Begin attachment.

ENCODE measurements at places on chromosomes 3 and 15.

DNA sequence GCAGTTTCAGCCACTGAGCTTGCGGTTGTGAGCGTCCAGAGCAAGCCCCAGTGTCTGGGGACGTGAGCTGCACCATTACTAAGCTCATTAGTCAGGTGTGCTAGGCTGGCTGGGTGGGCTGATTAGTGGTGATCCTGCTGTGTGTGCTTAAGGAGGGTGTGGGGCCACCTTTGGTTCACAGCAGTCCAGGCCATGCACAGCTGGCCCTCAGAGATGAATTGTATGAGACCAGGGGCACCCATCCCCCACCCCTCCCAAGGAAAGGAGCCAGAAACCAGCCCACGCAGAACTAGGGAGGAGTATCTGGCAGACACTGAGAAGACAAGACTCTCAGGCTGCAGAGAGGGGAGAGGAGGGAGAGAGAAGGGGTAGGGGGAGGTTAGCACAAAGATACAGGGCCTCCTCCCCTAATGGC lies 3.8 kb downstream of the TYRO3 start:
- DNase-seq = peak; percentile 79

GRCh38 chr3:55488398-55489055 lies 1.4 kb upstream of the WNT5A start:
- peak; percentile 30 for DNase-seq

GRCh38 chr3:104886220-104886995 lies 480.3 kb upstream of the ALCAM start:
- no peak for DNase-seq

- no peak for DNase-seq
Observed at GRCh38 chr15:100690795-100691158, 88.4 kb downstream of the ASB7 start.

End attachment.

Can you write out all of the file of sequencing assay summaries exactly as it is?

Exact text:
ENCODE measurements at places on chromosomes 3 and 15.

DNA sequence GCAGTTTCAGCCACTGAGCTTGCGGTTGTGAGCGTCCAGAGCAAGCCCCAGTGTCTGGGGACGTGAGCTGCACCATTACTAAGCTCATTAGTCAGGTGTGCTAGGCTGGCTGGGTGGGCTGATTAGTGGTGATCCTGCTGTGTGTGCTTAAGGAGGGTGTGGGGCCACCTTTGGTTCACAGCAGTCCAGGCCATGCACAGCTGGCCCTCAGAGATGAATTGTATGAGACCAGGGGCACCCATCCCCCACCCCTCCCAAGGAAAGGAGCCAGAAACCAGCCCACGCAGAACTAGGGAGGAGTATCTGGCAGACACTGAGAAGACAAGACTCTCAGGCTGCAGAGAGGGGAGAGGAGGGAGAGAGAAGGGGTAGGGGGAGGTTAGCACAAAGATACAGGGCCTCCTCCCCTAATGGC lies 3.8 kb downstream of the TYRO3 start:
- DNase-seq = peak; percentile 79

GRCh38 chr3:55488398-55489055 lies 1.4 kb upstream of the WNT5A start:
- peak; percentile 30 for DNase-seq

GRCh38 chr3:104886220-104886995 lies 480.3 kb upstream of the ALCAM start:
- no peak for DNase-seq

- no peak for DNase-seq
Observed at GRCh38 chr15:100690795-100691158, 88.4 kb downstream of the ASB7 start.